Wayback Wednesday: These are the 7 most important things our students should be learning. Or maybe not.
I wrote this post about 18 months ago.
Back during the Before Times.
Back when, you know, things were normal and not so fricking . . . not normal. At the time, along with some amazing social studies rock stars, I got the chance to review and update the state standards document. That revised document was approved by the state board just days before all of this fricking . . . not normal stuff started. And I do think this newly approved, just rolled out document is better. It focuses on process while providing flexibility for local districts to decide on specific content.
And in many ways, it’s a fairly radical departure from what many state level standard documents look like. It’s got some suggestions on broad ideas and themes, some ideas on grade level scope and sequence. But no required history minutiae. No specific dates. Or people. Or events. We wanted kids to walk away with critical thinking skills that they can apply in a variety of contexts.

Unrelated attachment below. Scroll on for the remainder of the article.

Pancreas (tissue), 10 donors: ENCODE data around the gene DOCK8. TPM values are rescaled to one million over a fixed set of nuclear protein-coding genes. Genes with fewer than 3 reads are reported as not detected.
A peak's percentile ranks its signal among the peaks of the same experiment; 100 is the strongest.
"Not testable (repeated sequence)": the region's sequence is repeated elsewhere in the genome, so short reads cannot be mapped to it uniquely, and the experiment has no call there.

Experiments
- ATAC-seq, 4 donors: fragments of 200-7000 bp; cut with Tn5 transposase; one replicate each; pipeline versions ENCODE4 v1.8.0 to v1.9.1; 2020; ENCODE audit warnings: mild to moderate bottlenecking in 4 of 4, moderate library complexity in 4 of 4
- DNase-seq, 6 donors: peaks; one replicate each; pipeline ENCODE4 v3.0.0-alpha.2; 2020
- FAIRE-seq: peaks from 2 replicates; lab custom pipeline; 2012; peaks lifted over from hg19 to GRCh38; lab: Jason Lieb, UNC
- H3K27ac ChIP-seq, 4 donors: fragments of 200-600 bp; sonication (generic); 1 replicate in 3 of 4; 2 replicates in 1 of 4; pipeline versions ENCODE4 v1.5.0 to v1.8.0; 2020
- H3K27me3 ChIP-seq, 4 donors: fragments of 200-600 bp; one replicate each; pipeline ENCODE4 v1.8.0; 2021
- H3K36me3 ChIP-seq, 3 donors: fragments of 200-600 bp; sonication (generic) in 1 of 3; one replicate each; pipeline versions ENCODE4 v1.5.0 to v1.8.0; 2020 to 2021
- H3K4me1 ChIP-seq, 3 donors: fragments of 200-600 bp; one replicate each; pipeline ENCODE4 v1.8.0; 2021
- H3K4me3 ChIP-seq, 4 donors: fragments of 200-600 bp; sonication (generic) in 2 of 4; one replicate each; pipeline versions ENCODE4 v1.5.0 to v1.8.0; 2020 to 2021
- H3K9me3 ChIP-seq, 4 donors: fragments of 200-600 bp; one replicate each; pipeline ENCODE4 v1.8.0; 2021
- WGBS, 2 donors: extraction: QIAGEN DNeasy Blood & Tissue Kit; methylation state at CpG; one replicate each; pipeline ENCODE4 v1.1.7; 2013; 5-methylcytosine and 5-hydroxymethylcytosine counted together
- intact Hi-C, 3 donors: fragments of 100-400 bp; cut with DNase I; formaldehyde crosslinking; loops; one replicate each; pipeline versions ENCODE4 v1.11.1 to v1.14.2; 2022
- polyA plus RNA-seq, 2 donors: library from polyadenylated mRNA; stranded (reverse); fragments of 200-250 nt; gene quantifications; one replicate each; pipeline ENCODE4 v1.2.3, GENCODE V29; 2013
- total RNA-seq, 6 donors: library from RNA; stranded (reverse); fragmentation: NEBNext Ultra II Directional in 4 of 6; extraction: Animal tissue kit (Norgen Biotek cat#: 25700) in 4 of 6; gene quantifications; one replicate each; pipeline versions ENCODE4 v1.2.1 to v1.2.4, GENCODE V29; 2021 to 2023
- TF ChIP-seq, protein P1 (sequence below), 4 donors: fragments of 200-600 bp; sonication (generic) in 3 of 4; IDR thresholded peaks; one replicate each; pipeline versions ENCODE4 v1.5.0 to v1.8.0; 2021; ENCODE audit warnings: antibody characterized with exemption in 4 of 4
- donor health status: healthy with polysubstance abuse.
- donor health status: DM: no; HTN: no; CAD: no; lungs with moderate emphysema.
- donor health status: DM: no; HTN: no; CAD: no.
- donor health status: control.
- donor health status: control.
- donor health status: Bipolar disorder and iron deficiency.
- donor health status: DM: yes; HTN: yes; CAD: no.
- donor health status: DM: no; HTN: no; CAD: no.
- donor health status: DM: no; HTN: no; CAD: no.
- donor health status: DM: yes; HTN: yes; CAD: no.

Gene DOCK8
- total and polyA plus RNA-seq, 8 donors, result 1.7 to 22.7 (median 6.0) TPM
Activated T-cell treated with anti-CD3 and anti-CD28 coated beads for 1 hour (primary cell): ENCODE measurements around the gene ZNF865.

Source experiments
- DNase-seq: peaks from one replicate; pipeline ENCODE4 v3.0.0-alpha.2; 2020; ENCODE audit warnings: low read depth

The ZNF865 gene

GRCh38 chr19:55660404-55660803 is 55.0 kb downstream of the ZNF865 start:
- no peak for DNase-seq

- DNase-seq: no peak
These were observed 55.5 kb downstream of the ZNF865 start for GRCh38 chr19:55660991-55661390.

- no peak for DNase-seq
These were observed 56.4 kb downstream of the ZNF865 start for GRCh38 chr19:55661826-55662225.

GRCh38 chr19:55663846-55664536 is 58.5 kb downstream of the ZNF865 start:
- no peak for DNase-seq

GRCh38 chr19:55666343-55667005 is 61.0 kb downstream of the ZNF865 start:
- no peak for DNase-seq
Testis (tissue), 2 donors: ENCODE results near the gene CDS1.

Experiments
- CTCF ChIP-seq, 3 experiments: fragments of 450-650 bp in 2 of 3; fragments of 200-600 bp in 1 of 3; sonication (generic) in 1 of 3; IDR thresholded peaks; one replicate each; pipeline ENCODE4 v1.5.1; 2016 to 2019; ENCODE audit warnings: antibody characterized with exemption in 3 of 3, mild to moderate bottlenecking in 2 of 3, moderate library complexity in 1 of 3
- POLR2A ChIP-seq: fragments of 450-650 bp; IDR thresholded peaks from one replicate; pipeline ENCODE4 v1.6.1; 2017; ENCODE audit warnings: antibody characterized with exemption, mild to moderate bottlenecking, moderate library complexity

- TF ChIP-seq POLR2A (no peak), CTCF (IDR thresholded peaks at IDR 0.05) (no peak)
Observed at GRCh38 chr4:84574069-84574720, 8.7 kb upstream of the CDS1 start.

But now I’m curious.
If we had known then what we know now, would we have created something even more revisionist? As in, as the educational system is shifting towards a more blended, hybrid learning environment – one focused on problem-based learning, on a competency-based model rather than seat time – do the standards need to be pared down even more?
What truly is important for social studies students to know and be able to do? And do we even call them social studies students any more? Would Humanities students make more sense?
This Wayback Wednesday post focuses on 2018 Washington Post article that asked seven history gurus a simple question:
What are the most important things young people should be learning in school today?
Your homework is simple. Answer the question: Read more